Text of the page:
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FYS 100 (2): American City, American Culture (Sackley): Home

This guide is to assist students with assignments and research in Dr. Sackley's FYS course.

Avoid Plaigiarism

Research & Writing Help

Research Help

For research help, contact Lynda Kachurek, History Librarian, Boatwright Library.  Help is also available from the on-call liaison librarians between 8 a.m. and 6 p.m. Monday - Friday and 2 - 8 p.m. on Sunday, and you may also text, chat, email or call for research help as well from the Ask A Librarian and Chat with a Librarian button on the library home page.

Writing Help

Do you need help with grammar, syntax, or the organization of your paper?  If so, the Writing Center can help you improve your writing skills.

Citation Help

Citing Sources - UR Library website on citing sources and citation styles, including tutorials on how to use bibliography management tools.

Related LibGuides

Getting Started

This LibGuide provides an overview of resources available for research and completing your assignments for Dr. Sackley's FYS course.

Please contact us if you have questions or would like help with your research.

Tips for Library Research in History

1.   History Research should begin at the library web site found at http://library.richmond.edu/ and follow the link to Research Guides by Subject/Major.  Choose History and then choose the Course-Specific Guides or individual databases and web sites appropriate to your topic.  You can access other subject areas, e.g., Art, Anthropology, Literature, Political Science, Women studies etc, when appropriate to your research.

 

2.   Catalogs, like the UR Library Catalog and WorldCat, are useful for finding books, primary sources, bibliographies, and reference works.  To find journal or newspaper articles you will need to use online indexes and fulltext databases.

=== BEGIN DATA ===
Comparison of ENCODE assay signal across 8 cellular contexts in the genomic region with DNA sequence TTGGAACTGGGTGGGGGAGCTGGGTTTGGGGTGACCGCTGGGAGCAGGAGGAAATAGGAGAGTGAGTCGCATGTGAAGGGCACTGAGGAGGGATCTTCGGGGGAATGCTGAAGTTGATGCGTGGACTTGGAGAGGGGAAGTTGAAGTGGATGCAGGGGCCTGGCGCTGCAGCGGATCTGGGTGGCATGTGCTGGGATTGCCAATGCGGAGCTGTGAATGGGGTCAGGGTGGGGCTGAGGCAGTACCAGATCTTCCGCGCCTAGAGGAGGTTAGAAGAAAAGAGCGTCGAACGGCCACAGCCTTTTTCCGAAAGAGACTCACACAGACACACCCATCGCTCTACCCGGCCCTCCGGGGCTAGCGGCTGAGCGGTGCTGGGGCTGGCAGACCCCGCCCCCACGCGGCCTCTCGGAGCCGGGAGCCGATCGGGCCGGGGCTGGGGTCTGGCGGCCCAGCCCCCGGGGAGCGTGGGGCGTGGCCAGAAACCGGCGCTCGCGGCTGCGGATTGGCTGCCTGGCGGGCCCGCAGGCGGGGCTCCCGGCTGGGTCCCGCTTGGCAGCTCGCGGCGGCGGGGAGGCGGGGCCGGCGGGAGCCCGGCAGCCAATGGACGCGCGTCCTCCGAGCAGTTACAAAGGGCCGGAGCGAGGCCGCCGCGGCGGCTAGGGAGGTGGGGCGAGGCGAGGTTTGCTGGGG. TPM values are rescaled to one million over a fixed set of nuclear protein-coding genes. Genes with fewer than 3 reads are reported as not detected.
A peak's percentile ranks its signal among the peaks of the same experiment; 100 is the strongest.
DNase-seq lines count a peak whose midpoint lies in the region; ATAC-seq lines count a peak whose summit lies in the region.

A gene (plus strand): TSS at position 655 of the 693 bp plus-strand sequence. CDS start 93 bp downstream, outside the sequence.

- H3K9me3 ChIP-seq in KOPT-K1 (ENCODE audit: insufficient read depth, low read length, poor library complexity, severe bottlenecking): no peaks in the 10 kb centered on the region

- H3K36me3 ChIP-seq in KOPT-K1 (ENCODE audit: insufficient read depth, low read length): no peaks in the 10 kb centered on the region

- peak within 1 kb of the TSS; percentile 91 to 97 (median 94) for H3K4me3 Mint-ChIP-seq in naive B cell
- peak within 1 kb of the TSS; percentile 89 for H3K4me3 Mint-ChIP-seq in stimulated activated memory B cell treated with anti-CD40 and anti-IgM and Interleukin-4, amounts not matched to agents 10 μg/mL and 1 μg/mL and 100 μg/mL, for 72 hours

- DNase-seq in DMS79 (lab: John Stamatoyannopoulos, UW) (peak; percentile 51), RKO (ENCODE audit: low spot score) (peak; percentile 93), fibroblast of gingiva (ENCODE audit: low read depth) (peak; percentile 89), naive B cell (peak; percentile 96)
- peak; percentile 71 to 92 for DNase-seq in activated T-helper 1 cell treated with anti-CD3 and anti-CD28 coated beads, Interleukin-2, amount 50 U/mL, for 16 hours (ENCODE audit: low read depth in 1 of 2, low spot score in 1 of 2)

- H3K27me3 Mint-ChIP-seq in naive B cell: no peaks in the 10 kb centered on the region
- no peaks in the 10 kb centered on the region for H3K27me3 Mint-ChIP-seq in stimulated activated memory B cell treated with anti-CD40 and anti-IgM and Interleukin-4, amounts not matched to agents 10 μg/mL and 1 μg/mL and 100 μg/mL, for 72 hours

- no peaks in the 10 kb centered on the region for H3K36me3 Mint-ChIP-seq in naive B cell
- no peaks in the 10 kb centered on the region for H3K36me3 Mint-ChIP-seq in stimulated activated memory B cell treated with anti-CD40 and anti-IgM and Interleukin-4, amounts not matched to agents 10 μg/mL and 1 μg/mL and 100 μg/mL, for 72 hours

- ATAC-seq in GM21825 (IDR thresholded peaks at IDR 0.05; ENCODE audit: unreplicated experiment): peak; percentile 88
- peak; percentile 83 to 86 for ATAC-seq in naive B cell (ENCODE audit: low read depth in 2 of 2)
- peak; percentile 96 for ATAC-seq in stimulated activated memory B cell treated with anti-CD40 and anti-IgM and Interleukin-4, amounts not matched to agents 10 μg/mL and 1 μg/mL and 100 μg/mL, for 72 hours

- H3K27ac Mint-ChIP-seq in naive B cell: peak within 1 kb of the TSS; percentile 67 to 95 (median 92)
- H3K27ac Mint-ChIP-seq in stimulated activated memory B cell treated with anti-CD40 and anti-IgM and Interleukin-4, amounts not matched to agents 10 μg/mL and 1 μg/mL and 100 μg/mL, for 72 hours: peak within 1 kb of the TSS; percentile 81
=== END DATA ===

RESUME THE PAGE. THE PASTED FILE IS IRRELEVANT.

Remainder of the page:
3.
   A good book or journal article can be a bridge to more research sources if it has footnotes or a bibliography.  When looking for books, be sure to browse the shelves around the book you are looking for in the collection.  Often you will find other books related to your topic are nearby!

 

4.  Where available, use the subject heading features in the library catalog and databases to discover other similar headings used, because the same topic may have been assigned different subject headings over time.

 

5.   Keep in mind that many useful resources, and not just primary sources are print works in addition to electronic  and internet resources.  The Research Guides by Subject/Major library web page, focus primarily on electronic resources.  The UR Library Catalog and WorldCat (for Interlibrary Loan only) are your best sources for books. 

 

6.  If you can’t find what you need, please call or email your History liaison librarian, Lynda Kachurek at 289-8458 or lkachure@richmond.edu. You can also schedule an appointment using the button on the front page of this LibGuide.  Don't forget that librarians are available to assit you in-person and via email, text, and chat by using the links on the library homepage.  

 

Think Like A Historian

Head, Rare Books & Special Collections; History Librarian

Lynda Kachurek's picture
Lynda Kachurek


Contact:
Boatwright Library

804-289-8458